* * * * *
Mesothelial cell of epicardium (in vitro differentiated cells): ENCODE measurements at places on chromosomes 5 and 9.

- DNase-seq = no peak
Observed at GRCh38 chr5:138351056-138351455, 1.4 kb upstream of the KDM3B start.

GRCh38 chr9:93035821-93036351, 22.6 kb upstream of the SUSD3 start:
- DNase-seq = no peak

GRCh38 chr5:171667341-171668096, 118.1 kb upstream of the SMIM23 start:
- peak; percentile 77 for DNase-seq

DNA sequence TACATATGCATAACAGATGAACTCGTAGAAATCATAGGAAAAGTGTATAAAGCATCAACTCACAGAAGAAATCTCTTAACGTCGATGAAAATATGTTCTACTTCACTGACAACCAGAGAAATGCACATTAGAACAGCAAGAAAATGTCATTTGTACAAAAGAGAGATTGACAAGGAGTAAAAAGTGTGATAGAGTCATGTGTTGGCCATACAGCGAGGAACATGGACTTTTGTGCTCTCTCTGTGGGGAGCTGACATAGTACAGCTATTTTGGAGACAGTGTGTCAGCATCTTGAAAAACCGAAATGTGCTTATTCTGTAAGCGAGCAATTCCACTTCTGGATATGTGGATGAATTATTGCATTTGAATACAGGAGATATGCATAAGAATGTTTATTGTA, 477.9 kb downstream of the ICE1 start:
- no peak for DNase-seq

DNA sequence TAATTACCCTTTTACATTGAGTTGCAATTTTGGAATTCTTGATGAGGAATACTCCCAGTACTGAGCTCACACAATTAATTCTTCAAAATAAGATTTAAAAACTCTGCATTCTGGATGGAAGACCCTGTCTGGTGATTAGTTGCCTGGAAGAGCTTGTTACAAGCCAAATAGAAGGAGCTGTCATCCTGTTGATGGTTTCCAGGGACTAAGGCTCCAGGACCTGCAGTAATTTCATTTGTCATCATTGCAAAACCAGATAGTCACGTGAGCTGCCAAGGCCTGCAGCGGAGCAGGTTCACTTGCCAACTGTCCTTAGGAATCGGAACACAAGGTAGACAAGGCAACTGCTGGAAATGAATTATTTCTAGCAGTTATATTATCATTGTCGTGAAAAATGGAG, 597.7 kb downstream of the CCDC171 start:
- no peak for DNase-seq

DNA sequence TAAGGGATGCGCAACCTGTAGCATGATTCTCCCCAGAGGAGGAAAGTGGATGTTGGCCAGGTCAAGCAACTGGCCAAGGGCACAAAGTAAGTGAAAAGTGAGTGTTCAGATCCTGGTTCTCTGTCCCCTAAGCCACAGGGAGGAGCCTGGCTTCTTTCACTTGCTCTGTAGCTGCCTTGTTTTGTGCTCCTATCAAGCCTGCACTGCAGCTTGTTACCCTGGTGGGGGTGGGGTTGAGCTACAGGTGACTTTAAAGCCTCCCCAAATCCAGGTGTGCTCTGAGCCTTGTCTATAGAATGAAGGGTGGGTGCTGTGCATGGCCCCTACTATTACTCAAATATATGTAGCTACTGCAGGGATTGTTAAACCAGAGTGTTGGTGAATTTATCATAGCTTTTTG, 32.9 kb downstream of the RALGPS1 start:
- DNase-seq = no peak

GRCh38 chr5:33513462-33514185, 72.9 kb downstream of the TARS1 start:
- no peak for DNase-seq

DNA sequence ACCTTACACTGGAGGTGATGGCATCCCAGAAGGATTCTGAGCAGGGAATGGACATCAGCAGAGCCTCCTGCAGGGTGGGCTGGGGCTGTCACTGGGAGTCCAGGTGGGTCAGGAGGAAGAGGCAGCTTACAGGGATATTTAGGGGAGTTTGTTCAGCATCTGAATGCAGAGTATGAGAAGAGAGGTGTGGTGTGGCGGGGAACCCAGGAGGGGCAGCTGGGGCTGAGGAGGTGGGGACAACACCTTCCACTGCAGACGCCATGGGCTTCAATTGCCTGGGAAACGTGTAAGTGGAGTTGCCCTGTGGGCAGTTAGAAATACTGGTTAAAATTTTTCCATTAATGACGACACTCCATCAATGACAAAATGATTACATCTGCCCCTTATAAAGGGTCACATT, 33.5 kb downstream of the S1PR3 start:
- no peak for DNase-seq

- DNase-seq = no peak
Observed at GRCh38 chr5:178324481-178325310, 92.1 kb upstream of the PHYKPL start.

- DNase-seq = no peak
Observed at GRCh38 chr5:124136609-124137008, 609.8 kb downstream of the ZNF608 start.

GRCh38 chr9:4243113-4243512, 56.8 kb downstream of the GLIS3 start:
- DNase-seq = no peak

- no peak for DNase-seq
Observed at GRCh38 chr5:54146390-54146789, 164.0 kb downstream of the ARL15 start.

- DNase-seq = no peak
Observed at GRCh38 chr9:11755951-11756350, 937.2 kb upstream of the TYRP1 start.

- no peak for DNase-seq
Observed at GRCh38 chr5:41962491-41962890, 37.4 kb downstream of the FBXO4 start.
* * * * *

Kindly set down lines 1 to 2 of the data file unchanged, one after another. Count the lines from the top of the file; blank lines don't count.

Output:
Mesothelial cell of epicardium (in vitro differentiated cells): ENCODE measurements at places on chromosomes 5 and 9.

- DNase-seq = no peak